May came at me like a freight train. Specifically, Kentaro Miura, creator of Berserk, passed and that has been a sledgehammer to my heart and creative spirit. To get completely too personal, I’ve had to do an inventory of all my things and file them under “survival” and “creativity.” The blog is here to stay, don’t worry about that.
For yet another month, the mind is still a mess, but the reads have been fantastic.
Sometimes you want to write an epic fantasy steeped in its own history. But you’re not interested in British history and nobility, and the only framing you have for the history of your own land is that “it is so boring.” So, you find the most thorough volume you can, and wow, does it deliver.
I got so much out of this volume. From the organization of the social classes (which have nothing to do with economics) and the structure of cities and villages (which also have nothing to do with economics), this book covers so much ground. There are maps, there are charts, and the anecdotes and famous-to-Poland historical figures help create a complete image of this land without national borders as it expands, contracts, and disappears off the map altogether.
What really drew me was the humility Davies shows from the very beginning. He admits that he cannot possibly know as much as someone whose lived experience is Poland. It’s an energy we can all stand to embrace a bit. As such, he also fully recognizes that the lens through which most of his readers will understand European history is through the crown, family lineages, and colonialism of western Europe. There are charts, there are some anti-parallels drawn, with enough repetition to make international relations salient and easy-(enough)-to-follow. What fascinated me the most was how much was considered international in terms of what’s encompassed by the shield-shaped borders seen on contemporary maps. I found it interesting, but that’s probably because I sought this information out myself as opposed to having to learn it for school exams.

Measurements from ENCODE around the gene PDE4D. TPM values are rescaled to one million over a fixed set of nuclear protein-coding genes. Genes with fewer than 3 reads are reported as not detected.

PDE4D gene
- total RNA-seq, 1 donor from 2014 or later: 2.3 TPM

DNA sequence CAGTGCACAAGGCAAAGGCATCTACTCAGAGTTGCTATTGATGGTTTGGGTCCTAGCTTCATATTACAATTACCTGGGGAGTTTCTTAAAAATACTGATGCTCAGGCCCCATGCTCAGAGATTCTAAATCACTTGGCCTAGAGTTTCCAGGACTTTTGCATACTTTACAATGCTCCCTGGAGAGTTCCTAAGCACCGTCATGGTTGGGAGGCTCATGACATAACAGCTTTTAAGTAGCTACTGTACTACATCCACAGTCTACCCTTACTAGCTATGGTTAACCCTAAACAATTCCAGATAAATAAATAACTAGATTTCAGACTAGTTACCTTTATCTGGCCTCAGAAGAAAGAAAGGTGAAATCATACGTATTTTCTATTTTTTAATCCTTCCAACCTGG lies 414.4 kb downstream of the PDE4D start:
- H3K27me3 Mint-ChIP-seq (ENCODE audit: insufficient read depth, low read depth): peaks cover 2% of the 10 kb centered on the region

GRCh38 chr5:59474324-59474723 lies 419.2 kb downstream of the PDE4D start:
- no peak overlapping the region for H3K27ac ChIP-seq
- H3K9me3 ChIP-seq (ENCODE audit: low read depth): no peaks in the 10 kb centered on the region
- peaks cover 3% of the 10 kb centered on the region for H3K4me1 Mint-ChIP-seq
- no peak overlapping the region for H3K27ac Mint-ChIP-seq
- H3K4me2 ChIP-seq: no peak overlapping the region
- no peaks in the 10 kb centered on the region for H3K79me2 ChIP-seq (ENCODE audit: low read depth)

Highly recommending this tome if you want a quick overview of the structure of Polish society and culture up through the 18th Century.
You know, I was going to open this with a quip about how there’s like two castles in North America. But turns out, there’s one in Mexico, a few in Canada (most are mansions, cheaters), and several in the U.S. But I’m going to share with you information about Wawel castle in Poland, which had been built in the 1300s.
I have been gone for the past two weeks, gallivanting across Eastern Europe, from Hungary, to Austria, to Slovakia, to the Czech Republic, and to Poland. And then spending another week playing work catch-up, editing, and getting over some serious jet lag. These places are so steeped in medieval lore and the perfect breeding ground for inspiration. Travel enriches the person, but it also can enrich the writing experience. Here are some revelations I had while abroad.